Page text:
OSHAWA, Ontario, Feb. 12 -- University of Ontario Institute of Technology issued the following news release:
It all began less than two years ago. IBM and seven Ontario universities, including the University of Ontario Institute of Technology (UOIT), joined the government and private-sector leaders to create a new kind of collaborative research partnership. It was to be a powerful consortium that would collectively tap into the latest high-performance computing technology to find answers to vital scientific questions facing society.
In early 2012 it was still nothing more than a concept. Today, the Southern Ontario Smart Computing Innovation Platform (SOSCIP) is helping power more than 40 individual research endeavours, the majority which involve intensive collaboration with partners in the private sector. Many SOSCIP projects connect to Blue Gene/Q, Canada's most powerful supercomputer (housed at the University of Toronto), which provides software tools designed for big data analytics.
Two UOIT-led research projects are among 14 high-impact collaborations across the province profiled in the 2014 SOSCIP Impact Report. Details of a third UOIT-SOSCIP project have just been finalized.
The SOSCIP Impact Report examines the innovative research of Dr. Carolyn McGregor, UOIT's Canada Research Chair in Health Informatics. Dr. McGregor leads the award-winning Artemis Project, which is helping make sense of the constant stream of data collected from critically ill, premature babies in neonatal intensive care units. In the future, through her research, doctors will be able to better recognize subtle changes in a patient's condition, giving them the information they need to intervene more quickly. Artemis offers great hope for reducing mortality rates in premature babies in Canada and around the world. At the same time, cloud-based streaming analytics can help bring the sophistication of urban teaching hospitals to remote communities globally and extend early detection of infections to adults in intensive care.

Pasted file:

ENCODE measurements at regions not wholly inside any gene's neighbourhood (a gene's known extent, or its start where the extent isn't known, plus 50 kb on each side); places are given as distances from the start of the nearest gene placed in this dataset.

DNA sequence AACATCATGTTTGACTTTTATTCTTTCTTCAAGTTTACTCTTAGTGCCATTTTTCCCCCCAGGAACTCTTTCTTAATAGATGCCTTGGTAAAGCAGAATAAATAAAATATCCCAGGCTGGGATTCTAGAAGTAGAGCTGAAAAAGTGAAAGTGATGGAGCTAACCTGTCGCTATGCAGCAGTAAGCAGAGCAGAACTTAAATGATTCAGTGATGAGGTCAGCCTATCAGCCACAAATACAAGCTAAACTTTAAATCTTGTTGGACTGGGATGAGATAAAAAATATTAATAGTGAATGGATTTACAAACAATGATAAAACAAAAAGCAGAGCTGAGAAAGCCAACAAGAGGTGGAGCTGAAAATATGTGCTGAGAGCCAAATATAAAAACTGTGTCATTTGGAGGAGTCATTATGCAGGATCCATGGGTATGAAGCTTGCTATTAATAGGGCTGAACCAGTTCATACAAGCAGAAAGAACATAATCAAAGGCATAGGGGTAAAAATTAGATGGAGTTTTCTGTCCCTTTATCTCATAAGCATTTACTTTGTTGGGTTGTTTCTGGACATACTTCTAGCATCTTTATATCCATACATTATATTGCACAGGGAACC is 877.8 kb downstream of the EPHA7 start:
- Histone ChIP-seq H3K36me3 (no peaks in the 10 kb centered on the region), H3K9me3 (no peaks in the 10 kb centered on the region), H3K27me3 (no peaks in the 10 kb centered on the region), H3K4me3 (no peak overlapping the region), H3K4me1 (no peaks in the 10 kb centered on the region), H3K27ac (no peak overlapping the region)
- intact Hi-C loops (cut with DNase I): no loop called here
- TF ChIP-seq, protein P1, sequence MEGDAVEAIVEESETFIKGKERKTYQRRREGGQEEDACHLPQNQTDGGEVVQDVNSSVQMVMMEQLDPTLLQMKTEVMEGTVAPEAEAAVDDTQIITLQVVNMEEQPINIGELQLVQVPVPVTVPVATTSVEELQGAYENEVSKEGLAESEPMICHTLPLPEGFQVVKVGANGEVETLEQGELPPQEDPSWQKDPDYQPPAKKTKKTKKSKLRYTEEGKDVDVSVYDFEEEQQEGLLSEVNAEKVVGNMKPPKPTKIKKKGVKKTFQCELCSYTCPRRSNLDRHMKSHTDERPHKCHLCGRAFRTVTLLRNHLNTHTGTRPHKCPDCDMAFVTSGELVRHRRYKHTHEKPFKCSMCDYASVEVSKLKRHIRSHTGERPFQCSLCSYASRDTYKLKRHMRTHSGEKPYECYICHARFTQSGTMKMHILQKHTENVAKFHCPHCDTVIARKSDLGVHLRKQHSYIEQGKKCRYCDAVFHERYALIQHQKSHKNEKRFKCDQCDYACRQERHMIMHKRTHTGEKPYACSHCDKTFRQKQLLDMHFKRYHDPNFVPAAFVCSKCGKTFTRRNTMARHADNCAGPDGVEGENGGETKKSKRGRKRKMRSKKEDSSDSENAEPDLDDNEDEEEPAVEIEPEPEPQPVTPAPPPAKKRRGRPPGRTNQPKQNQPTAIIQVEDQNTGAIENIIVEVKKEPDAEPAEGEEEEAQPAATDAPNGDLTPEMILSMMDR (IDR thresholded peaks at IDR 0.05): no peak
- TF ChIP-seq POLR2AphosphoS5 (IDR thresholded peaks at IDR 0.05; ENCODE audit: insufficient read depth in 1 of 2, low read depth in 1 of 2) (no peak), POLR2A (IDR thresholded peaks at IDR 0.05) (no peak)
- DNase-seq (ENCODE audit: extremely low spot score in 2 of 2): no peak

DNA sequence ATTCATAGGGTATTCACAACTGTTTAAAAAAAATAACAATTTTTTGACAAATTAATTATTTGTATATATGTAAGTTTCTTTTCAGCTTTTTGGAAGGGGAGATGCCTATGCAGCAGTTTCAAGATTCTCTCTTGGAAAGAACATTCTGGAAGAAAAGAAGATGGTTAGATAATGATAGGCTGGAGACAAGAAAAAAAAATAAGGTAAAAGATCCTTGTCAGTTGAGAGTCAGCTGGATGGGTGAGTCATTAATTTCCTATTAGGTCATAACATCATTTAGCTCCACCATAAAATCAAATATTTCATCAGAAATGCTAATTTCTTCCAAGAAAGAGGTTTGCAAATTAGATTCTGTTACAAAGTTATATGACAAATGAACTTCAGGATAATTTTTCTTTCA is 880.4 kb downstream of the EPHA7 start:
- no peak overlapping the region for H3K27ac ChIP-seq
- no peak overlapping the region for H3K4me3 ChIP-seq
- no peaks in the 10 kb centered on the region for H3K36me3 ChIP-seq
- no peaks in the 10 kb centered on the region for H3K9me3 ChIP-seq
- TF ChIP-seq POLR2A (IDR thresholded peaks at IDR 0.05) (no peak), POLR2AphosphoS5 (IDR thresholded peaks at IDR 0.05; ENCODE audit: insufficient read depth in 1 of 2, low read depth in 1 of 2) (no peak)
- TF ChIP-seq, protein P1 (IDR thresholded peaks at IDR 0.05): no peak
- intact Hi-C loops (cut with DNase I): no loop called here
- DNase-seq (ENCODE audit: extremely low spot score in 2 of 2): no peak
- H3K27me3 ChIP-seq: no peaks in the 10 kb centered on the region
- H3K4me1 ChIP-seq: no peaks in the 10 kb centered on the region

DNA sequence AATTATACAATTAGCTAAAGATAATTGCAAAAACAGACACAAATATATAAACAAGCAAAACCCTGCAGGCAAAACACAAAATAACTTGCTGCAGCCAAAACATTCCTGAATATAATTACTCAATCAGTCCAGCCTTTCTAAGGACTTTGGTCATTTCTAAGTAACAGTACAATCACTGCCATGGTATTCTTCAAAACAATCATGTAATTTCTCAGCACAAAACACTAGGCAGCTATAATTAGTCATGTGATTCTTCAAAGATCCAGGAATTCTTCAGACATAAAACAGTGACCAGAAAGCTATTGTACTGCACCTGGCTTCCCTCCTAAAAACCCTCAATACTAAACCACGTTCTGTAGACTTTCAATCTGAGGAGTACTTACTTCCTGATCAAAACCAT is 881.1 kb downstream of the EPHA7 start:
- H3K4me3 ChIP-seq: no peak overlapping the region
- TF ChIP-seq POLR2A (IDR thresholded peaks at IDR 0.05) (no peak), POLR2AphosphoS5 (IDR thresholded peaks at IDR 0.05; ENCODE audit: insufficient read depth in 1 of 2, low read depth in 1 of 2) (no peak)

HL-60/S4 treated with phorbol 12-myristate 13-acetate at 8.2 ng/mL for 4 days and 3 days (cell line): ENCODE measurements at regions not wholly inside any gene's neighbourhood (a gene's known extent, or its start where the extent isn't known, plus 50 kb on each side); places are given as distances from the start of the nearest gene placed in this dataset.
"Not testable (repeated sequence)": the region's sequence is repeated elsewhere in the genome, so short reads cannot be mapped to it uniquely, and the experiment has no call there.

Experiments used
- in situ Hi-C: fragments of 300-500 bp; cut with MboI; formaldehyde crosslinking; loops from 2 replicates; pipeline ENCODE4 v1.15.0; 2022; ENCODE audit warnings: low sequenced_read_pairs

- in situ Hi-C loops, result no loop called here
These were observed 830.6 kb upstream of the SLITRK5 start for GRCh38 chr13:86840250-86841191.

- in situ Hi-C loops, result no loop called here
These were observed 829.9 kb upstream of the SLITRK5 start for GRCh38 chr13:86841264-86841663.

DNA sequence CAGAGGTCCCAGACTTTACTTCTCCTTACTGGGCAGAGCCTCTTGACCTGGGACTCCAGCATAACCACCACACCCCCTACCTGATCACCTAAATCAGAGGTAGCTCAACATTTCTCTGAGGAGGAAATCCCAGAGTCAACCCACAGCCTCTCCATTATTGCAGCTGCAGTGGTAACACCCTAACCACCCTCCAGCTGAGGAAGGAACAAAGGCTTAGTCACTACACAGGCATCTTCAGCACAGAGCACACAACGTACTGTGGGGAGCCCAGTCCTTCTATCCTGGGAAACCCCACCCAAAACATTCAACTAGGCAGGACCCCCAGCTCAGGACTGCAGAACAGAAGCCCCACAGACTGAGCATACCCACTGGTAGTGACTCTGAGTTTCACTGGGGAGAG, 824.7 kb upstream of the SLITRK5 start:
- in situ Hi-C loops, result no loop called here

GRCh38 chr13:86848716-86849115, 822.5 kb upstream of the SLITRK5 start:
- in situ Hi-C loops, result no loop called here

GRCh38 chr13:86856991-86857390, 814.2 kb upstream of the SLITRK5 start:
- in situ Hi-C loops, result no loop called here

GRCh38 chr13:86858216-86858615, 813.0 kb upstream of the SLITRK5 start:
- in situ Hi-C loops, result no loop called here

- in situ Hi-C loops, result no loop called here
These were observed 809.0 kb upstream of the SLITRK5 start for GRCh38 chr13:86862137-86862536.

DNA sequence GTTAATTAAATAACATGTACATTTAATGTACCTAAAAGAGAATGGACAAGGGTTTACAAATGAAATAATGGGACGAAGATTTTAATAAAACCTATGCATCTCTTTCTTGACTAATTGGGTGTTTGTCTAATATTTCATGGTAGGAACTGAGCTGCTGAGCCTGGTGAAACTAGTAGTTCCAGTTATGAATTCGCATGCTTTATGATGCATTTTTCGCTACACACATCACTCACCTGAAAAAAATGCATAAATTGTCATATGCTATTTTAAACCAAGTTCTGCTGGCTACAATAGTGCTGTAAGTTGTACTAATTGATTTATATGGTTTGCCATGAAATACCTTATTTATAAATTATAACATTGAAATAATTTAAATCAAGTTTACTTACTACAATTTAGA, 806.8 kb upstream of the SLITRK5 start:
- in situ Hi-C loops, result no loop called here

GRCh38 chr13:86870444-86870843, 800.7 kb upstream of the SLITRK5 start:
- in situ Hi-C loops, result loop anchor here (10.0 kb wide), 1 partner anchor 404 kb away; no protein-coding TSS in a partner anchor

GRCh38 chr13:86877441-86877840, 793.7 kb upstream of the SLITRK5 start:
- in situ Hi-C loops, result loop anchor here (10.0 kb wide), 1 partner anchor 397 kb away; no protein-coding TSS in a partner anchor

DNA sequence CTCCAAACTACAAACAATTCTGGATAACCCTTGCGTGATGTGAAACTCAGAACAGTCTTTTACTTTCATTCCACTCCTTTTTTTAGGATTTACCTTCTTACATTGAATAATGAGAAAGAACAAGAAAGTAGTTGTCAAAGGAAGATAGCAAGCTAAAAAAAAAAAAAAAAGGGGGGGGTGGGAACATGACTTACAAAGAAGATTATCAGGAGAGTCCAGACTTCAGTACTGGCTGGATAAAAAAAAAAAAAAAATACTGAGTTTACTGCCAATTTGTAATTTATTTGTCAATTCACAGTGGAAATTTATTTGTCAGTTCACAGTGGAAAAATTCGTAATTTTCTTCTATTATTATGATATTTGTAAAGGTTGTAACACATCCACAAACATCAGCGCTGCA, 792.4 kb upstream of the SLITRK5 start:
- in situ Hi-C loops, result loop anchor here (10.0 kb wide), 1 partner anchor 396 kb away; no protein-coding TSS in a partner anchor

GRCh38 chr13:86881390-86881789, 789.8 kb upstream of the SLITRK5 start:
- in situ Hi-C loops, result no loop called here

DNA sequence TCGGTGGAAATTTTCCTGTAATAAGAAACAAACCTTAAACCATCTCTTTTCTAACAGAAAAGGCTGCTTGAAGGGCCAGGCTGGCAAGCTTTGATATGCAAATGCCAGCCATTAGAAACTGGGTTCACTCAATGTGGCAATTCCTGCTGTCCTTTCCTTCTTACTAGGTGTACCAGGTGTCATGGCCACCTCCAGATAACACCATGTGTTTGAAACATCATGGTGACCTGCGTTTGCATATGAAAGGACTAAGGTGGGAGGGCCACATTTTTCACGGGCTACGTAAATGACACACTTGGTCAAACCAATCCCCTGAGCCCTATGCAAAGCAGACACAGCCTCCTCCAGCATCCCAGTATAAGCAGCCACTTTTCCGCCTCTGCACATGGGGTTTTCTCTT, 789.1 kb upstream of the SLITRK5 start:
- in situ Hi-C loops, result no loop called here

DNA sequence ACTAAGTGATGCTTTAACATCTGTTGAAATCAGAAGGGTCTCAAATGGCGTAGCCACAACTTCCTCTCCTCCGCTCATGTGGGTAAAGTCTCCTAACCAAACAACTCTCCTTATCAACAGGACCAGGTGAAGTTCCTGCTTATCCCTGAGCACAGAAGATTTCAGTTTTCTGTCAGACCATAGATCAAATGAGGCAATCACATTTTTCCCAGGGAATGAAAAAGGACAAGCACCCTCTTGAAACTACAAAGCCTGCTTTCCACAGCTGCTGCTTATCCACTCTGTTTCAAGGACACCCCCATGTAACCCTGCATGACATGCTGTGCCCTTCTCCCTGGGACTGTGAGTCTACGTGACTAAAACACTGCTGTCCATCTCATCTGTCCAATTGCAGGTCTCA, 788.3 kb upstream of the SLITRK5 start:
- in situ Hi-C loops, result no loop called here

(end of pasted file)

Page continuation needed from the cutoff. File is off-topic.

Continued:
Also highlighted in the Impact Report is the research of Dr. Isaac Tamblyn, UOIT Faculty of Science, who is seeking to build a better leaf. Dr. Tamblyn's project Creating Sustainable Energy from Artificial Photosynthesis is examining water-splitting at a nanoscale level to better understand the chemical and physical properties of these processes. Dr. Tamblyn's research will contribute to the development of clean, renewable, and sustainable sources of energy in Ontario.
"We are delighted that the achievements of researchers at the University of Ontario Institute of Technology will be finding an even greater audience through the SOSCIP Impact Report," said Dr. Michael Owen, UOIT Vice-President, Research, Innovation and International. "In a very short timeframe, SOSCIP has helped advance remarkable research projects, which have had significant impacts on key sectors of the Canadian economy and society. UOIT looks forward to advancing new collaborative research opportunities between university researchers and with public- and private-sector partners in the years ahead."
The newest UOIT-SOSCIP collaboration (launching in early 2014) is led by Dr. Fletcher Lu, Faculty of Business and Information Technology. In partnership with Kela Medical Inc. of Whitby, Ontario, Dr. Lu is ddeveloping a cloud-based solution to aggregate, analyze and standardize patient-centred universal health records in electronic format using a chip-enabled card. Such cards would be useful for patients who are travelling. The chips would provide multiple health-care providers with immediate comprehensive patient medical history. It would also maintain consistent and up-to-date information, helping avoid such outcomes as over-medicating or a physician not being aware conflicting medications.
The Southern Ontario Smart Computing Innovation Platform (SOSCIP) is a research consortium established in April 2012. The consortium pairs academic and industry researchers with high performance computing to analyze big data and fuel innovation leadership in Canada within agile computing, health, water, energy and cities. The consortium members include the IBM Canada Research and Development Centre as well as seven Ontario universities, led by University of Toronto and Western University. Other participants include McMaster University, Queen's University, University of Ontario Institute of Technology, University of Ottawa, and University of Waterloo.
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